As neoliberal policies and monetary hegemony continue to dominate around the globe, protests for democracy and against the political elite are widespread. With the start of the World Cup in Brazil it is, yet again, kicking off everywhere.
Riot police fired percussion grenades and teargas at anti-World Cup protesters in São Paulo and Rio de Janeiro on Thursday as the countdown to the kick-off was marred by demonstrations in at least 10 Brazilian cities. Just hours before the opening ceremony at the Itaquerão stadium, about 100 protesters started fires and threw rocks at police in an apparent attempt to block a road leading to the venue.
The "Our Cup is on the Street" protests are targeting the high cost of the stadiums, corruption, police brutality and evictions. "The World Cup steals money from healthcare, education and the poor. The homeless are being forced from the streets. This is not for Brazil, it's for the tourists," said Denize Adriana Ferreira in this Guardian report.
The following reading list from Verso suggests books to help us understand the multifaceted histories of uprising in Central and South America, as well as the anti-world cup protests.
Barbaric Sport: A Global Plague
by Marc Perelman
What does hosting the World Cup really mean for Brazil? Marc Perelman explores this, and more, in Barbaric Sport.
Boycott Football and Fifa - read his piece on the world cup here.
Radical Cities: Across Latin America in Search of A New Architecture
by Justin McGuirk
Justin McGuirk travels across Latin America in search of the activist architects, maverick politicians and alternative communities already answering these questions. From Brazil to Venezuela, and from Mexico to Argentina, McGuirk discovers the people and ideas shaping the way cities are evolving.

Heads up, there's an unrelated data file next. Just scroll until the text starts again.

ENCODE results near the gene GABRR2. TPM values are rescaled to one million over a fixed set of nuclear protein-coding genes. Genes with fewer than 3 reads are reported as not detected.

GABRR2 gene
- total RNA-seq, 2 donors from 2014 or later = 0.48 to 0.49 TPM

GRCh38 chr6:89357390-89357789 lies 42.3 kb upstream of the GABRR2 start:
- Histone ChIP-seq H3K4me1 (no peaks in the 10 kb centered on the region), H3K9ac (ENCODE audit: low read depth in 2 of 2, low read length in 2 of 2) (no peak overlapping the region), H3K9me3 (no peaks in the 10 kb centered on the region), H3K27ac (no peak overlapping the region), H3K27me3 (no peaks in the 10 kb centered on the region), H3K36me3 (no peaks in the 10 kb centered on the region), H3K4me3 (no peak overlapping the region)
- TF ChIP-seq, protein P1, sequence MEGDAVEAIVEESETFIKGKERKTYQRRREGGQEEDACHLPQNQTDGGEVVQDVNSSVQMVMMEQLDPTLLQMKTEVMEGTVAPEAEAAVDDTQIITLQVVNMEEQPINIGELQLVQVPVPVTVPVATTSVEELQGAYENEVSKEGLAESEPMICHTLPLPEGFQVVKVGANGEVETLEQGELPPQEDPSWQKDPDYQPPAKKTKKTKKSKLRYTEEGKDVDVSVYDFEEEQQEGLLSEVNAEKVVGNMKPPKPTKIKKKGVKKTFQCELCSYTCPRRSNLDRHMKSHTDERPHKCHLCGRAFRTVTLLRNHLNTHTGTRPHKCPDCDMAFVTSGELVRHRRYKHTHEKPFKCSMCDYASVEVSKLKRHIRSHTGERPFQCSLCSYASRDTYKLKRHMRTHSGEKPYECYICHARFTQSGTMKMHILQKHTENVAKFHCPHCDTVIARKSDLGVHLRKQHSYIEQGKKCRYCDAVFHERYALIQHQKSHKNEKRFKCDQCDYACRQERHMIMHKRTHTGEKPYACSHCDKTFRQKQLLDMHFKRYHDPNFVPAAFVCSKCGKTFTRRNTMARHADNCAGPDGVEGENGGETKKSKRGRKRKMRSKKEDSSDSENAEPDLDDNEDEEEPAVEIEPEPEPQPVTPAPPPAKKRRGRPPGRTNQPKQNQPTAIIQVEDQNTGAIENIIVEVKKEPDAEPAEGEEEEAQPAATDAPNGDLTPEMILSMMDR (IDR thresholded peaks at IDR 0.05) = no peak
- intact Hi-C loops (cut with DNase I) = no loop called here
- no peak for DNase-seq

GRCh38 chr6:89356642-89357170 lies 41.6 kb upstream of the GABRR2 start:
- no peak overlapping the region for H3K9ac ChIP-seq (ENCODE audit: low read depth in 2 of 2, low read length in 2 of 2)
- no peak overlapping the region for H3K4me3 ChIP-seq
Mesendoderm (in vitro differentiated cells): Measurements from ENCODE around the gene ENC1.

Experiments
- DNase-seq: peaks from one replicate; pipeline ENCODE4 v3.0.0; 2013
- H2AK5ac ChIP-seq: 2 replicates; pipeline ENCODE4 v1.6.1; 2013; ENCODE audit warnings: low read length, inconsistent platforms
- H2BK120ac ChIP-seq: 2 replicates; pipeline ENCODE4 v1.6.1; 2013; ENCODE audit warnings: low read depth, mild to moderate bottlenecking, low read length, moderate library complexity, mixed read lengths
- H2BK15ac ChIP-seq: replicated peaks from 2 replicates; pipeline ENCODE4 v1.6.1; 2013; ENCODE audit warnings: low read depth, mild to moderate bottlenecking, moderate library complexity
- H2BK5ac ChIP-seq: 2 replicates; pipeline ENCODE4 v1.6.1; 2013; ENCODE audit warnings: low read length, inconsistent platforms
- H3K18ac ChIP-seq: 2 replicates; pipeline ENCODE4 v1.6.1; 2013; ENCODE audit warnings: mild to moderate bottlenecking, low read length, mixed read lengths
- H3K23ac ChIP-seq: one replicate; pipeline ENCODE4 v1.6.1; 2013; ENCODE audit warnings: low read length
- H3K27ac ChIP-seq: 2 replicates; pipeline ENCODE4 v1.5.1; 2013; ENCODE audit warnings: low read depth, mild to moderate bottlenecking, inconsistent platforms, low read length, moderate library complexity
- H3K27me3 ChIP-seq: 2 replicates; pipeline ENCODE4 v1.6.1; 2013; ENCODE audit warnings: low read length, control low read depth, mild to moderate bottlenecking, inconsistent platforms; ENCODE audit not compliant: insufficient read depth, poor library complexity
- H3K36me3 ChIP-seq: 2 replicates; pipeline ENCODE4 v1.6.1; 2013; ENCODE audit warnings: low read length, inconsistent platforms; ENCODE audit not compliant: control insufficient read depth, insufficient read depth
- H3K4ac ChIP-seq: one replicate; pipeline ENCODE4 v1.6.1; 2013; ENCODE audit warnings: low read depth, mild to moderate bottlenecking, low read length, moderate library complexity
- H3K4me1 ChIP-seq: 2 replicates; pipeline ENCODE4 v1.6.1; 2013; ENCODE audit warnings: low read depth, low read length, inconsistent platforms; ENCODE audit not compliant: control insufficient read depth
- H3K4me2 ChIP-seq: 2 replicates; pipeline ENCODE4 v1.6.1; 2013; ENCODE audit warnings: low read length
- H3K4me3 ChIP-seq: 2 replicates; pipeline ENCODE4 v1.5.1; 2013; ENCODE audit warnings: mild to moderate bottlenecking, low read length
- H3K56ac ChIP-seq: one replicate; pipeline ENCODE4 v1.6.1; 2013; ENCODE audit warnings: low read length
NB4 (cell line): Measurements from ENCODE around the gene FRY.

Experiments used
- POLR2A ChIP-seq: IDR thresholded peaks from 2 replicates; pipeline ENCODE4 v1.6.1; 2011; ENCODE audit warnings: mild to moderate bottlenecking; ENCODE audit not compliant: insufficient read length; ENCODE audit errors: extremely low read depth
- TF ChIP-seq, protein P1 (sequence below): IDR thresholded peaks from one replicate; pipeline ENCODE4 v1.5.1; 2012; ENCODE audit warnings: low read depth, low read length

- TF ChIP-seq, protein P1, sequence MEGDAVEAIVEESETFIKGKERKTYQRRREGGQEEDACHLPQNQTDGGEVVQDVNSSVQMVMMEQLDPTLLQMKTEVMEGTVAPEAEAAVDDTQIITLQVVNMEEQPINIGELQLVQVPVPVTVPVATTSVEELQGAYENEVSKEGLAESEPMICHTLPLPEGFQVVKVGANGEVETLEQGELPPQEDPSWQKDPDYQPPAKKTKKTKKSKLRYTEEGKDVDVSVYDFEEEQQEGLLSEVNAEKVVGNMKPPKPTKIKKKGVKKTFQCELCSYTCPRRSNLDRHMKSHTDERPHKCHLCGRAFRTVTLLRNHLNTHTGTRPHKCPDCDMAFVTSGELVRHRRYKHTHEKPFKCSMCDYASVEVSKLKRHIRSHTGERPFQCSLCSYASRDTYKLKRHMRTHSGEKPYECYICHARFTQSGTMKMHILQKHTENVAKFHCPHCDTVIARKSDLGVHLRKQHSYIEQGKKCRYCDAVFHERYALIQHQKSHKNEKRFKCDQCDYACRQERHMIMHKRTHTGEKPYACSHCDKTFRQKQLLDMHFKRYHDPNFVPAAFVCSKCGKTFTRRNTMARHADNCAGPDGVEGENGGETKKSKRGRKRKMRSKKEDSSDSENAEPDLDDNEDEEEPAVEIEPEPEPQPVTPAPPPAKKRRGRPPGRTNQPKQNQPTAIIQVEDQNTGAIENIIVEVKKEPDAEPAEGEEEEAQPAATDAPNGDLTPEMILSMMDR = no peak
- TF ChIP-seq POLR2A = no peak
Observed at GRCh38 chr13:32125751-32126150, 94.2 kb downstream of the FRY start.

'We want FIFA standard schools and hospitals' - what the World Cup means for Rio: read an extract from Radical Cities here.
In a new article for the Guardian, political theorist Peter Hallward traces the genesis and continuing success of the anti-austerity student demonstrations in Quebec, urging organizers worldwide to take up the same model.
Hallward attributes the rapid growth of the demonstrations to the students' ability not only to articulate an immediate aim--stopping tuition hikes--but also to situate that aim within a larger pushback against heightening neoliberal attacks on public programs. CLASSE, the radical student coalition spearheading the protests, has ballooned in numbers to a membership of over 100,000, and now claims to represent 70% of striking students. CLASSE has called for the unconditional abolition of tuition fees, to be phased out over several years and compensated by a bank tax, at a time of record bank profits.
The hardline roots of the student protests have ensured the creation of a "practical, militant community of interest" that has organized the single biggest act of civil disobedience that Canada has ever seen. The result of months of careful preparation and hundreds of general assemblies, these massive student strikes have become too strong to contain, showing signs of radiating out to other parts of Canada--and, Hallward hopes, the rest of the world. "After a couple memorable springs," he concludes, "it's time to prepare for a momentous autumn."
Visit the Guardian to read the article in full.